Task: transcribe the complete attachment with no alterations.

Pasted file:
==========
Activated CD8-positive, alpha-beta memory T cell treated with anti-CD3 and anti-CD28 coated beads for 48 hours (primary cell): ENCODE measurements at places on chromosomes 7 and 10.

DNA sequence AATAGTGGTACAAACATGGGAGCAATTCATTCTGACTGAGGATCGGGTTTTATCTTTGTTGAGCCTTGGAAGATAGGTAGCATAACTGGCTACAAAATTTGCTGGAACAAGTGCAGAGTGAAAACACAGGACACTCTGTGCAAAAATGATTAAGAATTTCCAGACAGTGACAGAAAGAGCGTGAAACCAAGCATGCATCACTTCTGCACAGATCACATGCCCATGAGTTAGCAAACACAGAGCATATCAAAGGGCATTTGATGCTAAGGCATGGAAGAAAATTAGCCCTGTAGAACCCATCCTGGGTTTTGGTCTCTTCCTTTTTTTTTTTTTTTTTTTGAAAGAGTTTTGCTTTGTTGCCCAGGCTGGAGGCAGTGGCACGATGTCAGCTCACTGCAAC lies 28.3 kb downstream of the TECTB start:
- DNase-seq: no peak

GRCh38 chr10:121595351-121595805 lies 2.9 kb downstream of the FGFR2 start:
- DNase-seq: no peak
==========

Activated CD8-positive, alpha-beta memory T cell treated with anti-CD3 and anti-CD28 coated beads for 48 hours (primary cell): ENCODE measurements at places on chromosomes 7 and 10.

DNA sequence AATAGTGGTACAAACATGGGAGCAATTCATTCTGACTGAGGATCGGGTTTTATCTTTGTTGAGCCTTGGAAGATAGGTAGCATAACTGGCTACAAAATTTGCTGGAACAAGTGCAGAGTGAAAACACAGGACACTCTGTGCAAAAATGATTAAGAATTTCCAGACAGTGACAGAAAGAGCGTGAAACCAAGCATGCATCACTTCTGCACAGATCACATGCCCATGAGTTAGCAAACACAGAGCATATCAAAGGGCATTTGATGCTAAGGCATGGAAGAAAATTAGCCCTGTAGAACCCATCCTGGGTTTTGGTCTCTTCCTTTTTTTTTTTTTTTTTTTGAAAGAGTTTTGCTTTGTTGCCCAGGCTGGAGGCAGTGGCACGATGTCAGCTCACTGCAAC lies 28.3 kb downstream of the TECTB start:
- DNase-seq: no peak

GRCh38 chr10:121595351-121595805 lies 2.9 kb downstream of the FGFR2 start:
- DNase-seq: no peak